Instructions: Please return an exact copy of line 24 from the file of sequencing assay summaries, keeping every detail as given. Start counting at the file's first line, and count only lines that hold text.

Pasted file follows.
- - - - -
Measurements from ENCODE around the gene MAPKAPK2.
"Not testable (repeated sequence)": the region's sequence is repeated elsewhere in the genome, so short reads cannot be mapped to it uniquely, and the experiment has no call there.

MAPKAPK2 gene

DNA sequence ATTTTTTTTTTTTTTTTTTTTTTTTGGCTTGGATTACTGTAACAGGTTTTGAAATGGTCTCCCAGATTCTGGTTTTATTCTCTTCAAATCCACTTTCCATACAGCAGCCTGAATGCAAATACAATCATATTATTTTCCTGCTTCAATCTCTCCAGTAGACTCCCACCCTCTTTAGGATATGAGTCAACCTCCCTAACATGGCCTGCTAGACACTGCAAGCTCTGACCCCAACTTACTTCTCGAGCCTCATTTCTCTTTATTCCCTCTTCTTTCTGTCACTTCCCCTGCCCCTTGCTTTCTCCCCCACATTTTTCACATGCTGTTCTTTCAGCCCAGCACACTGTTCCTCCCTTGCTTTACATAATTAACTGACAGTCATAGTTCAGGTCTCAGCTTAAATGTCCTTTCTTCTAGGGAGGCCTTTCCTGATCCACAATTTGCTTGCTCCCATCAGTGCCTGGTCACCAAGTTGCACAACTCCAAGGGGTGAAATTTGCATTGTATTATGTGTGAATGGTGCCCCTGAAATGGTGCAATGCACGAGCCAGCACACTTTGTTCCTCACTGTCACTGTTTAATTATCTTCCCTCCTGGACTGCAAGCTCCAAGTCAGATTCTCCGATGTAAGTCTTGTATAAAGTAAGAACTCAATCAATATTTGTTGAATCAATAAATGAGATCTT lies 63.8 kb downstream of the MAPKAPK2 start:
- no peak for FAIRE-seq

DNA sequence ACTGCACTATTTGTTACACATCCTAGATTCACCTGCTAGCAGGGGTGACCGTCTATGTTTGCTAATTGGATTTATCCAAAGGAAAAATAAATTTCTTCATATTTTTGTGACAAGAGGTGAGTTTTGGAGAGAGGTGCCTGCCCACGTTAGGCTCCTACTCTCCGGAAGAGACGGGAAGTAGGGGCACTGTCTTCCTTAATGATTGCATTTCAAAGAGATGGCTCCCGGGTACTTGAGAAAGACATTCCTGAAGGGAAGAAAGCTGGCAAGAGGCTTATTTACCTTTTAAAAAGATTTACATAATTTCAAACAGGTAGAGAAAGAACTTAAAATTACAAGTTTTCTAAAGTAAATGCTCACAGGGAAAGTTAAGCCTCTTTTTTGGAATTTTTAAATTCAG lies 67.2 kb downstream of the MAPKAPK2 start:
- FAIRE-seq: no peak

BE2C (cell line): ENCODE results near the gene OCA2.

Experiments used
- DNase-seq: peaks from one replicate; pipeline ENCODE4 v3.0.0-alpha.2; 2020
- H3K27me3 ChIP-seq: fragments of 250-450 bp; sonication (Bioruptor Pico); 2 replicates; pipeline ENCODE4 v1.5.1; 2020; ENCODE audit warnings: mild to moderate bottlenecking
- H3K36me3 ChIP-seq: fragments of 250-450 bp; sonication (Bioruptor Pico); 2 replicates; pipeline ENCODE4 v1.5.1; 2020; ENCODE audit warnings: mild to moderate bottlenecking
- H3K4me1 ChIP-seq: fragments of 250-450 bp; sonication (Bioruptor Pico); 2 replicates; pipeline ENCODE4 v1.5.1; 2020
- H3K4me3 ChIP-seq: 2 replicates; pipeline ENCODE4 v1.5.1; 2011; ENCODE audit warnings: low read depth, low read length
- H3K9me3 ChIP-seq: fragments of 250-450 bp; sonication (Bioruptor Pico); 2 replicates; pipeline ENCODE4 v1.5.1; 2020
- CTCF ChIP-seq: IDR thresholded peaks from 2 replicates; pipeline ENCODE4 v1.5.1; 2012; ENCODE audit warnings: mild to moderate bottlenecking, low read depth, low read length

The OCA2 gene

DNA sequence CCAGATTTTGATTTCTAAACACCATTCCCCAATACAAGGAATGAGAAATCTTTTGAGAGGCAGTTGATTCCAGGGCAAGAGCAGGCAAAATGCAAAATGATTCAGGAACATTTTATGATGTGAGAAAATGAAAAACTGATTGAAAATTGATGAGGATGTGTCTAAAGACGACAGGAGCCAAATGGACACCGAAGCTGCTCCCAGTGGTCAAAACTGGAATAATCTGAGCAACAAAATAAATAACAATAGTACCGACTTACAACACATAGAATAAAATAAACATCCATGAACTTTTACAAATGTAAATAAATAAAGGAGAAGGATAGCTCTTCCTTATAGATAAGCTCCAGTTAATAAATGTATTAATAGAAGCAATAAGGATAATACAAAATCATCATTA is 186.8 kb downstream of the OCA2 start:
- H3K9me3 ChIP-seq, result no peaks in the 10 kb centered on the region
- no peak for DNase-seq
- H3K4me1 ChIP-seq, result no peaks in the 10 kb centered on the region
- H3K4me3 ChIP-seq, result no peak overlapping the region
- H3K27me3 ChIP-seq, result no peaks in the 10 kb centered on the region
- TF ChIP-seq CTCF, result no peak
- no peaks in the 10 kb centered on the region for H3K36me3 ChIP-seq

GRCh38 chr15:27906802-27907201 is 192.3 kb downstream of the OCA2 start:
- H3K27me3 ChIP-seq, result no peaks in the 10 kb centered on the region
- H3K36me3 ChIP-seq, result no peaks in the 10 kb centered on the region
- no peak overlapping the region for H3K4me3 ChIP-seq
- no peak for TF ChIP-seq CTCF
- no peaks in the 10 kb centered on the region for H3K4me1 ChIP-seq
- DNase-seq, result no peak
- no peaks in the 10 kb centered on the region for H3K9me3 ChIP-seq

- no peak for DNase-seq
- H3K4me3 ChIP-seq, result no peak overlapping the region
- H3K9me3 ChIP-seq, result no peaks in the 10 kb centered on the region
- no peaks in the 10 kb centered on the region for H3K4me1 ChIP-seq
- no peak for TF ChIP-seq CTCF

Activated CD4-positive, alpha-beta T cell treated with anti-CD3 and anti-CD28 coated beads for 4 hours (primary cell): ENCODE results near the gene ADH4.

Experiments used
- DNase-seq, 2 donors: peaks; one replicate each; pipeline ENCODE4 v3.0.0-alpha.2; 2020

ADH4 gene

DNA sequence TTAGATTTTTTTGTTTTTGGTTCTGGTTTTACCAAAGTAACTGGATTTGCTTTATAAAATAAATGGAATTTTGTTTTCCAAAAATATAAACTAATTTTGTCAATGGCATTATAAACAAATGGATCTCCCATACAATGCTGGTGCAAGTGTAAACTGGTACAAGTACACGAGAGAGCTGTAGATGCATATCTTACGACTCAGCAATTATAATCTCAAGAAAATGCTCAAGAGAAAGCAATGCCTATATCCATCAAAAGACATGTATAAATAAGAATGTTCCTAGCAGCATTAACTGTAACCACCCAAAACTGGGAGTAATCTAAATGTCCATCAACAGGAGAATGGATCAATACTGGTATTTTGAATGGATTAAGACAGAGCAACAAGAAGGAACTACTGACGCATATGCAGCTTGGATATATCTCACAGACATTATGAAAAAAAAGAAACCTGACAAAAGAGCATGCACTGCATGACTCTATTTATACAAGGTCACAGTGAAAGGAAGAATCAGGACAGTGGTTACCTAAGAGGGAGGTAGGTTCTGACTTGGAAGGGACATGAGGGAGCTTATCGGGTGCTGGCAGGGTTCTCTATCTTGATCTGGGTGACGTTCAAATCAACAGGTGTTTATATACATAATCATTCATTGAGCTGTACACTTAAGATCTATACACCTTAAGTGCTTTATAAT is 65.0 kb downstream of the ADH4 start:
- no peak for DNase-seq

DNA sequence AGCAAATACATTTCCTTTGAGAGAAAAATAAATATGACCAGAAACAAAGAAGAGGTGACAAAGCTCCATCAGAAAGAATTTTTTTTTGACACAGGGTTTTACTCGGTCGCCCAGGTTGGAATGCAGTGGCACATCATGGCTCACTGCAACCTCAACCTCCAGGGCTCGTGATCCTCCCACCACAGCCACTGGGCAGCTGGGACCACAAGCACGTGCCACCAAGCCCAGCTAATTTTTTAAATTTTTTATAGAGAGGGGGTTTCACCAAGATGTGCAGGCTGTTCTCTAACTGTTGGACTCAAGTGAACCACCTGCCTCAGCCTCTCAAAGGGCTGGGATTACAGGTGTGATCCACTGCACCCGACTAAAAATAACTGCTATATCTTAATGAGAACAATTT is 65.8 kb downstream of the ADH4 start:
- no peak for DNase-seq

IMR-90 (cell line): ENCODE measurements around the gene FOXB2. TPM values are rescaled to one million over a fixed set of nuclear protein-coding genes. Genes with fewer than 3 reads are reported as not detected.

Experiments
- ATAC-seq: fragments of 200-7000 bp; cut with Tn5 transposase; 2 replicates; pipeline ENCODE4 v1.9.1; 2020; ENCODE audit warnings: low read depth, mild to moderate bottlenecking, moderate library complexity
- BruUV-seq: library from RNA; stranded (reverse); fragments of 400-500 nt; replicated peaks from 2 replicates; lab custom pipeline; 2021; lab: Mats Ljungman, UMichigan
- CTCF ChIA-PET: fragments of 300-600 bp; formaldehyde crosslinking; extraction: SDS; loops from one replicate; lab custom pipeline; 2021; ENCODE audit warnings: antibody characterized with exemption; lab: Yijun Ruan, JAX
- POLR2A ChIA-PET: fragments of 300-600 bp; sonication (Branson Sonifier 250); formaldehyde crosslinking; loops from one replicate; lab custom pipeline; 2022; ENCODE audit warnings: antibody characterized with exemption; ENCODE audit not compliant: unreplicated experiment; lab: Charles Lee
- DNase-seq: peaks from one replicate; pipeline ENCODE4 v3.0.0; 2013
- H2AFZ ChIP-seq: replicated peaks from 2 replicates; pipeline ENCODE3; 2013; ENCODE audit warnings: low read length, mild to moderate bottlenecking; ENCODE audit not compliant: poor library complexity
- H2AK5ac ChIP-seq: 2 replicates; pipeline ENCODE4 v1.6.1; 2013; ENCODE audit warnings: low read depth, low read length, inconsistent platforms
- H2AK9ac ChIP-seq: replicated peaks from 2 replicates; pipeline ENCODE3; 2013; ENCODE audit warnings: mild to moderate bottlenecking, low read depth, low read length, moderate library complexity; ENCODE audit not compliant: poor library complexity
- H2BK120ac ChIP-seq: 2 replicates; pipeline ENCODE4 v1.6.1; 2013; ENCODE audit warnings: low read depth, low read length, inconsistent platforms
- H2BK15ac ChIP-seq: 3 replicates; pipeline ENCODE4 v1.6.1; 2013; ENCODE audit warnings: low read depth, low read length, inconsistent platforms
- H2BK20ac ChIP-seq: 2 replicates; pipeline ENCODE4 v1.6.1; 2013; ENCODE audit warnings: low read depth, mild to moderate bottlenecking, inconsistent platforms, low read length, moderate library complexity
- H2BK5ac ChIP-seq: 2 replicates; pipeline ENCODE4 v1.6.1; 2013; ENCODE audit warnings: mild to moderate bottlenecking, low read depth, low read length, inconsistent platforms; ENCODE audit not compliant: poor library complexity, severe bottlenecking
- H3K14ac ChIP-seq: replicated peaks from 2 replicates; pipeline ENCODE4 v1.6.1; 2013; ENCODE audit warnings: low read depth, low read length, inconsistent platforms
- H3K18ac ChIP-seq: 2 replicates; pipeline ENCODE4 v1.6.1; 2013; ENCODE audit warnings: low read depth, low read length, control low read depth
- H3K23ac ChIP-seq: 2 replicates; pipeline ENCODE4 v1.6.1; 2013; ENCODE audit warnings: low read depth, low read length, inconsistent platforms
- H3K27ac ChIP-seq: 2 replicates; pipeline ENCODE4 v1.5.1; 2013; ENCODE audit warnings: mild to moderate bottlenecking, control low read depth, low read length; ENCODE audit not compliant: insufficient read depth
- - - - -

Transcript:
- TF ChIP-seq CTCF, result no peak